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The benefits of bifacial solar panels to the Scottish economy

Friday January 11th, 2019

Heriot-Watt University, in partnership with industry partners Wood, is building a model that aims to highlight the benefits of the country moving to double-sided solar panels (bifacial solar cells) rather than using the current single-sided panels (monofacial).Solar_Panel

Bifacial cells can produce up to 25% more energy with the same projected area due to their ability to convert irradiation captured on both the front and rear sides. However, their current market share remains very low at around 5%.

According to the Solar Trade Association (1), the installed capacity of Scottish solar panels will rise to 1.5GW by 2030. The 25% enhanced energy yield of bifacial versus monofacial panels with the same projected area, could mean generation would increase to almost 2GW.

This would equate to:

  • £400m of additional annual revenue to the Scottish economy
  • Over 2000 new jobs
  • £200m a year energy savings for Scottish industry and households
  • Over half a billion kgCO2/year emissions reduction

Dr Mehreen Gul, Assistant Professor from the School of Energy, Geoscience, Infrastructure and Society (EGIS) explains: “Although the development of bifacial solar cells dates back to the 1970s, due to the expensive cell structure, bifacial modules have remained a niche product in the market.

“In contrast to single sided cells, bifacial cells collect radiation on the front and rear side as they capture light reflected from the surface beneath the module and from the surroundings. On flat roofs, ground-mounted installations or locations that might not initially seem the best for a solar panel, bifaciality can improve energy generation by up to 25% more than standard panels.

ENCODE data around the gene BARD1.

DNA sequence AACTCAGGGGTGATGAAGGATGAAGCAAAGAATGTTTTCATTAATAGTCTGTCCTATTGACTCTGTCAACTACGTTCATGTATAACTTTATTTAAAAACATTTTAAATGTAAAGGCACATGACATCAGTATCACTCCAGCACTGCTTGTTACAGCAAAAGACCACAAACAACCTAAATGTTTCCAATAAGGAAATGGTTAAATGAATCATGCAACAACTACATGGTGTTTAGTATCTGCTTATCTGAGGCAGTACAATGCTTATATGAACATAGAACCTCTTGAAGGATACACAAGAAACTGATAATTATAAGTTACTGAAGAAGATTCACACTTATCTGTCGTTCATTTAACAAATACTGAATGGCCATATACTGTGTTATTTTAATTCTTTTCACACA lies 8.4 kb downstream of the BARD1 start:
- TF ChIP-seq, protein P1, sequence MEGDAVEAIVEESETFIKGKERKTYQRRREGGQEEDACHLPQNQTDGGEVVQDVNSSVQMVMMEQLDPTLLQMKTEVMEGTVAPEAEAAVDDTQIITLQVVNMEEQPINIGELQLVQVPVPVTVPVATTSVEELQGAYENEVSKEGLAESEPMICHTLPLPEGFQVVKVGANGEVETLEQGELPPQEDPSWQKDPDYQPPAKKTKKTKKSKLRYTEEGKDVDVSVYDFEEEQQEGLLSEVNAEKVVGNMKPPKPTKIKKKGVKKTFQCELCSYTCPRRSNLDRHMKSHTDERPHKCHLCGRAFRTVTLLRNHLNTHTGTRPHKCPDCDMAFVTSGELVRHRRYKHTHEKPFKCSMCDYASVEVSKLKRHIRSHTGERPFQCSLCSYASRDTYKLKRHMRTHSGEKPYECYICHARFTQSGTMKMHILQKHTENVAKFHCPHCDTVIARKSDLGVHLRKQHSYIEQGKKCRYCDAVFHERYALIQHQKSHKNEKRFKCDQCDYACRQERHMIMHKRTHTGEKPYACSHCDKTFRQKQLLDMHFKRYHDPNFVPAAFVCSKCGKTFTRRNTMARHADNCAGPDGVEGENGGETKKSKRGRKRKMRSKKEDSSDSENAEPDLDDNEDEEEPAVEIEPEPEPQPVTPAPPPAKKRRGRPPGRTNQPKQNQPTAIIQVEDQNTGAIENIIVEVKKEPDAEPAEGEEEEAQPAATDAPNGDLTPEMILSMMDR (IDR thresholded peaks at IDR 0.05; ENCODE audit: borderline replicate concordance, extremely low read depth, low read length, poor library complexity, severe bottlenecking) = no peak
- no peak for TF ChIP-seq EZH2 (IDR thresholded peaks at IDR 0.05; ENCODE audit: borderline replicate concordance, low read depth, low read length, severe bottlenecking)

“The advent of new and economically viable glass provides the ideal technology for generating higher energy yields. However, before this technology sees large-scale market distribution, several hurdles have to be overcome. Unlike single-sided panels, we need to examine the ‘albedo’ (light reflectivity) of the surface underneath the panel that can affect performance and then make accurate energy yield assessments by adapting and using state-of-the-art modelling tools. We will also perform a detailed investigation into high albedo surfaces in relation to radiation augmentation of bifacial modules, ageing, degradation, costs and environmental impact.”

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